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Dance is my bread and butter, says Vijay Madhavan
He is a talented dancer. He is also a well-known choreographer. He has been cast in several of his guru’s thematic productions. The winner of Vasanthalakshmi Narasimhachari Endowment Award, he has also landed titles such as Yuva Kala Bharathi and Nrutya Kala Bharathi. Recently, he has been honoured with T. Balasaraswathi Endowment Award by Sri Krishna Gana Sabha. Vijay Madhavan was in the cast of the famous patriotic song “Senthamizh Naadu”, a popular rendition of Chitra and Srinivas in the curtain raiser of Jaya TV. He has been an integral part of the ritualistic tradition of the Bhagavatha Melam of Melattur and still continues to perform annually. He recently quit his lucrative job in IT (information technology) to focus on dance. He started Rechita Nruthyalaya with the blessings of his guru Smt. Chitra Visweswaran on Vijayadasami Day in 1996. Here in this chat, he opens up his mind and heart to

Since when have you been learning dance?
I have been learning dance ever since I was in primary school. I am told by my parents that I had an innate liking for dance.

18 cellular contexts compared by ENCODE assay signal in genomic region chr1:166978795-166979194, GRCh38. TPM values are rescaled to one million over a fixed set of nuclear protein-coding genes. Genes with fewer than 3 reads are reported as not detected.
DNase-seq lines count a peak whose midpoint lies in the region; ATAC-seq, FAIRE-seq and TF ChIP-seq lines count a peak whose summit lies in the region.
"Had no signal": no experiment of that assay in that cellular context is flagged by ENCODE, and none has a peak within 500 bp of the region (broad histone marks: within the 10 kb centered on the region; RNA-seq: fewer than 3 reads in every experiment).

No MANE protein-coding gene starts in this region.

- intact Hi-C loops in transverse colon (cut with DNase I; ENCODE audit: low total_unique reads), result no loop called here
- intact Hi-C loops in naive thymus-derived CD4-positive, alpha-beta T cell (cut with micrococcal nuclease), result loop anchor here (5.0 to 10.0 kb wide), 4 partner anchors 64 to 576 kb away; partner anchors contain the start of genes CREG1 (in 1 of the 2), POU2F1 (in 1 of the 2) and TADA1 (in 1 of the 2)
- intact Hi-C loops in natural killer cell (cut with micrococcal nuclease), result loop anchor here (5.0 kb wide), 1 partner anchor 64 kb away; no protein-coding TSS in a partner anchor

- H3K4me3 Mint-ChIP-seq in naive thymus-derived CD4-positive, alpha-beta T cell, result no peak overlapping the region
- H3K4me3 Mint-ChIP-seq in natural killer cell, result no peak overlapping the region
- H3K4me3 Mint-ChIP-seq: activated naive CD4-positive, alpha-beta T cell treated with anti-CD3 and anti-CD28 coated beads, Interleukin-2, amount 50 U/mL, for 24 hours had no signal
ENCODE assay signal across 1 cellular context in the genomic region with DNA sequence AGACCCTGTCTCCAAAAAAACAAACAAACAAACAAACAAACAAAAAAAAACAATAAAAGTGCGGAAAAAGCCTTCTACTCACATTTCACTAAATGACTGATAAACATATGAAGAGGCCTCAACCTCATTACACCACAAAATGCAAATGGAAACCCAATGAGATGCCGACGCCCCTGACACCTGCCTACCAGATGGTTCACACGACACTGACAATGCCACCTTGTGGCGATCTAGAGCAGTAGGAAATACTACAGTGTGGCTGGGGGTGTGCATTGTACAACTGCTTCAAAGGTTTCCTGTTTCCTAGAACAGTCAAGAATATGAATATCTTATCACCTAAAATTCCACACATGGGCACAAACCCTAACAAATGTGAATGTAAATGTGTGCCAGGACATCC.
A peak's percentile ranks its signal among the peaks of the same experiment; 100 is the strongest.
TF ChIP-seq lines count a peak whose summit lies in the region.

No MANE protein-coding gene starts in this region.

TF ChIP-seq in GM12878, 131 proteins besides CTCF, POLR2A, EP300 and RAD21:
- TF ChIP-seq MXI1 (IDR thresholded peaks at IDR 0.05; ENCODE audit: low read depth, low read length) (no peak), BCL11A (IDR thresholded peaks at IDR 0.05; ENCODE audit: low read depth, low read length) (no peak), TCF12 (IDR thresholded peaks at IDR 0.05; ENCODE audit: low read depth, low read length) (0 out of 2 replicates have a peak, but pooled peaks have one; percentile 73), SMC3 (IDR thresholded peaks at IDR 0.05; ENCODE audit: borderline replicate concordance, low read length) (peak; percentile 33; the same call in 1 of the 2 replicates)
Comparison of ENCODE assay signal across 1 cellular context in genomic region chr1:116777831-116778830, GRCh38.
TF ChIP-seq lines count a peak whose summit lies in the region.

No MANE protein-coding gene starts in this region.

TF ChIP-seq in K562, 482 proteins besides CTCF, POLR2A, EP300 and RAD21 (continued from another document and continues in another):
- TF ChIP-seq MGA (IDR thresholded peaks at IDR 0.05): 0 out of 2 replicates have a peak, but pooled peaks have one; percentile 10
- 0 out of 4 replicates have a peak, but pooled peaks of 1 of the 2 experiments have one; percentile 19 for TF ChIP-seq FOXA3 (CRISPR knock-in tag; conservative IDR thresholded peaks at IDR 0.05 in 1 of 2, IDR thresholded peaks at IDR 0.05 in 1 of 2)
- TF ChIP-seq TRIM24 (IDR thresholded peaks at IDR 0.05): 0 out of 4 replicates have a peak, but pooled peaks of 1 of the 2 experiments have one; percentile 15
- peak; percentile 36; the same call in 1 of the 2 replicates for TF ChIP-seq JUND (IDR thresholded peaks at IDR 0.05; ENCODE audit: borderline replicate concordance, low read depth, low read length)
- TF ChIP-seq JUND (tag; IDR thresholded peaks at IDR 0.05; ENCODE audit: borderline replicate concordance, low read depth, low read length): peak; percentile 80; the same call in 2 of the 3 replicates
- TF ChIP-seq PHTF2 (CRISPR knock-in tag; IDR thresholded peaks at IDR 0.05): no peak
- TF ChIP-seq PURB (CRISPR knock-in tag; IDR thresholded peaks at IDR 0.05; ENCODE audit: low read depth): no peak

What kind of dance have you learnt?
I was formally trained in the art form of Bharathanatyam.

Who is your dance guru? A few lines about your guru and the things you have learnt from your guru?
My guru is Smt.Chitra Visweswaran. Her name is synonymous with this art form. She has been awarded Padma Shri by the Government of India. She and her husband Mr. Visweswaran made an amazing pair in the art circuit. Viswes uncle was a versatile musician and well known for his humour and wittiness that could ease you in any walk of life. They always longed for perfection, observed aesthetic and believed in organic growth.

When did you start presenting concerts? Can you share your experience of some of the special and challenging roles you have presented?
I started presenting concerts at a young age, with the advantage of being with a guru of mine.